herself among the leaves from her cruel pursuers. No sooter did And seem to one who owns her rule,
the servant retire than the poor little wretch flew to it. I immediately Like her, so simply beautiful.
bad the cage brought into the parlour, where I experienced great Come, little flower, on hill or dell
pleasure in observing what happiness the poor creature enjoyed in Grows not a bud I love so well
her deliverance. I kept it some years; but not choosing to confine As thee, old Scotia's sweet Blue-bell.
her in a little cage, I had a large one bought, and procured a companion for her of her own species. I supplied them with materials
for building; and from them proceeded a little colony, which grew THE ROBINS.
so numerous, that you know I gave them to Mr. Bruce to put into his aviary, where you have seen them enjoying themselves. So now I hope I have fully accounted for having kept Canary-birds in a cage.” “You have indeed, mamma," said Harriet.
“ I have also,” said Mrs. Benson, “occasionally kept larks. In severe winters, vast numbers of them come to this country from a colder climate, and many perish. Quantities of them are killed and sold for the spit; and the bird-catchers usually have a great many to sell ; and many an idle boy has some to dispose of. I frequently buy them, as you know Harriet; but as soon as the fine weather returns I constantly set them at liberty. But come, my dear, prepare for your morning walk, and afterwards let me see you in my dressing-room."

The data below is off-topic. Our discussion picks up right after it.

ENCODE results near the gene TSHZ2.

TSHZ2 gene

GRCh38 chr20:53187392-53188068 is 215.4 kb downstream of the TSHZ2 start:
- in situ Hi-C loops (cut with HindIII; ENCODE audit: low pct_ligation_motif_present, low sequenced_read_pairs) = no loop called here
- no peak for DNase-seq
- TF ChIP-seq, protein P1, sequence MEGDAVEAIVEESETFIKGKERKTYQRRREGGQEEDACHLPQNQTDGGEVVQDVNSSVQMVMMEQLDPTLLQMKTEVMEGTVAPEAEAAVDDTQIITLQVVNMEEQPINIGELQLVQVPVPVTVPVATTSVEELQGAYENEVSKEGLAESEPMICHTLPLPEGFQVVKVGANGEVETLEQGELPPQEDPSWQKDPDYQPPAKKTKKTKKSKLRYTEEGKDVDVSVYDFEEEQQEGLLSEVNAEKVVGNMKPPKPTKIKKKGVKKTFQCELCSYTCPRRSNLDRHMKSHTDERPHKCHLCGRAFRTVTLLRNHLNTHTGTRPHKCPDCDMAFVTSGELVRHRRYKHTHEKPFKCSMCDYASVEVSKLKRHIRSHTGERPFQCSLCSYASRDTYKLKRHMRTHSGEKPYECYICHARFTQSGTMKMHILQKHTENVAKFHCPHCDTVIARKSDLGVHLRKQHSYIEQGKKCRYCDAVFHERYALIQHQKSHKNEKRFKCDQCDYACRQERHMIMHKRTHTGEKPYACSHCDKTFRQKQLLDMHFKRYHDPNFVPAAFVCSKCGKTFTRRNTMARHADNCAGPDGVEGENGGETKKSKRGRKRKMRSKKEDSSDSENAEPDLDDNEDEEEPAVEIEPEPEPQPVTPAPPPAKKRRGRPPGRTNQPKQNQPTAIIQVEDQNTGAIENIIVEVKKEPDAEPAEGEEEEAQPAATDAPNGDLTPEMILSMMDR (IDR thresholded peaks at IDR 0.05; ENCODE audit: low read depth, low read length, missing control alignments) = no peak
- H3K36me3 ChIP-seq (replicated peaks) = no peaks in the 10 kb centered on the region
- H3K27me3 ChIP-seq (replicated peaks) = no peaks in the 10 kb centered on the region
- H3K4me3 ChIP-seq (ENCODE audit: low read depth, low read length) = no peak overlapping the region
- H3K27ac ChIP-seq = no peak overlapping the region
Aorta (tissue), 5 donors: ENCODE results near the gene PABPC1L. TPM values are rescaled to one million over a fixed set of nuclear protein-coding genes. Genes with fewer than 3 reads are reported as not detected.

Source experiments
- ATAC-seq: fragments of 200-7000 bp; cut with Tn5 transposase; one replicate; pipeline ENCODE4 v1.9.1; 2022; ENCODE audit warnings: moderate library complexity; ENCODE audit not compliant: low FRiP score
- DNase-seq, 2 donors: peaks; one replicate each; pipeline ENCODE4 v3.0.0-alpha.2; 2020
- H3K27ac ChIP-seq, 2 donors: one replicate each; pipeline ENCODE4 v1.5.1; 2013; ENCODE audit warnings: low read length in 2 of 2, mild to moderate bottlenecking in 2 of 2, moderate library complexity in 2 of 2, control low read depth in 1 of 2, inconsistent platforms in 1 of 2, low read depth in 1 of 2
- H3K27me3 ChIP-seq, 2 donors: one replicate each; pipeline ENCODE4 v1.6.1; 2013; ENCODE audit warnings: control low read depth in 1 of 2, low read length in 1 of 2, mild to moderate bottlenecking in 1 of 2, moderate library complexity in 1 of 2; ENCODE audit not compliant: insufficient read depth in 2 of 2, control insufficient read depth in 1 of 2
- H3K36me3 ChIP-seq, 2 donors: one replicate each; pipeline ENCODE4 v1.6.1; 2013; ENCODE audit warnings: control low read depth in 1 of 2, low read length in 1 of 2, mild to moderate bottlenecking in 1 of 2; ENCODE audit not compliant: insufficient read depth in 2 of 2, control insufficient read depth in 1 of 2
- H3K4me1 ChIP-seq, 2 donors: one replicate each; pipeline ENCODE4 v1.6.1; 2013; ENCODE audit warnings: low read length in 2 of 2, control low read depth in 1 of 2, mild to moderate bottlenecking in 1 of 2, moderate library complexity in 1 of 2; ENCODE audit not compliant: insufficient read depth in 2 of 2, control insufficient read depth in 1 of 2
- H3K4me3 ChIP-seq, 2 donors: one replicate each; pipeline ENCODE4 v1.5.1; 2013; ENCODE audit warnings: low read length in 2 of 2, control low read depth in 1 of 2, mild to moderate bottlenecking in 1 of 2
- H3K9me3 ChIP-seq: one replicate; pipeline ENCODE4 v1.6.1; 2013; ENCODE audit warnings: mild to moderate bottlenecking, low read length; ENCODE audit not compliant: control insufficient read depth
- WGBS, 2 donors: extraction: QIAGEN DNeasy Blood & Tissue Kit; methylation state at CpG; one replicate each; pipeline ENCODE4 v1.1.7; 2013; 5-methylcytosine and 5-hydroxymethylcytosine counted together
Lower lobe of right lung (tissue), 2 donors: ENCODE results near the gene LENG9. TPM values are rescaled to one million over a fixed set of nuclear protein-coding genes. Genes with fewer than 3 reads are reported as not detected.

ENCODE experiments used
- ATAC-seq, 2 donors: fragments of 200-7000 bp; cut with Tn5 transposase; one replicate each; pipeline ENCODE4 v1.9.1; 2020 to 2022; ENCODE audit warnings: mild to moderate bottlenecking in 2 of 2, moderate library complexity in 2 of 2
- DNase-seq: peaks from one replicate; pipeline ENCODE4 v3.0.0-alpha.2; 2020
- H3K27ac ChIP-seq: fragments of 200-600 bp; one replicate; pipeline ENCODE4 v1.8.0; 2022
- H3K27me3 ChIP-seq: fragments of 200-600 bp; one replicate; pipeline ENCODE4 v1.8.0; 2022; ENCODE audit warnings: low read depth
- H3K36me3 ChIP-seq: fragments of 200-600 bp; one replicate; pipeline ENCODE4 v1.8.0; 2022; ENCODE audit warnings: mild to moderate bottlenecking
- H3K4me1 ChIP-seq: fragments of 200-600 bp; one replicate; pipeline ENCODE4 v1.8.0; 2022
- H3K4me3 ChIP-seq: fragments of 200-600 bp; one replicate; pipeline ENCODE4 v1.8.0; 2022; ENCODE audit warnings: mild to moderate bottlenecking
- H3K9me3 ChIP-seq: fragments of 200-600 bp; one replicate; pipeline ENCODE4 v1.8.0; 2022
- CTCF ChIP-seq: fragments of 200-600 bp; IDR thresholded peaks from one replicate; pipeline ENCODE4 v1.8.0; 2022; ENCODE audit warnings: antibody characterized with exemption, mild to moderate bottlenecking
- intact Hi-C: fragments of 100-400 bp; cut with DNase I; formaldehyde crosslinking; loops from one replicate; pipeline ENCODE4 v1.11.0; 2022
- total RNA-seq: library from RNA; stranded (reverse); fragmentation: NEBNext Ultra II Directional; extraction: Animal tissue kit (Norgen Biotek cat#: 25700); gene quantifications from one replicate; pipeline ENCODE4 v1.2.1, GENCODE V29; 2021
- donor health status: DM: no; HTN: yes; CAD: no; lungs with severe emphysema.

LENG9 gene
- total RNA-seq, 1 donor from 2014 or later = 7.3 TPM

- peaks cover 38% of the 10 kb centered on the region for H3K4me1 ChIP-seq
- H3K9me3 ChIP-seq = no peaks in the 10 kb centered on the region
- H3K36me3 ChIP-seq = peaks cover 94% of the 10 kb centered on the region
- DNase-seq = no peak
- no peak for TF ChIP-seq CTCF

"I wonder," said Frederick, " whether our Redbreasts have got a nest! I will watch to-morrow which way they fly; for I should like to see the little ones."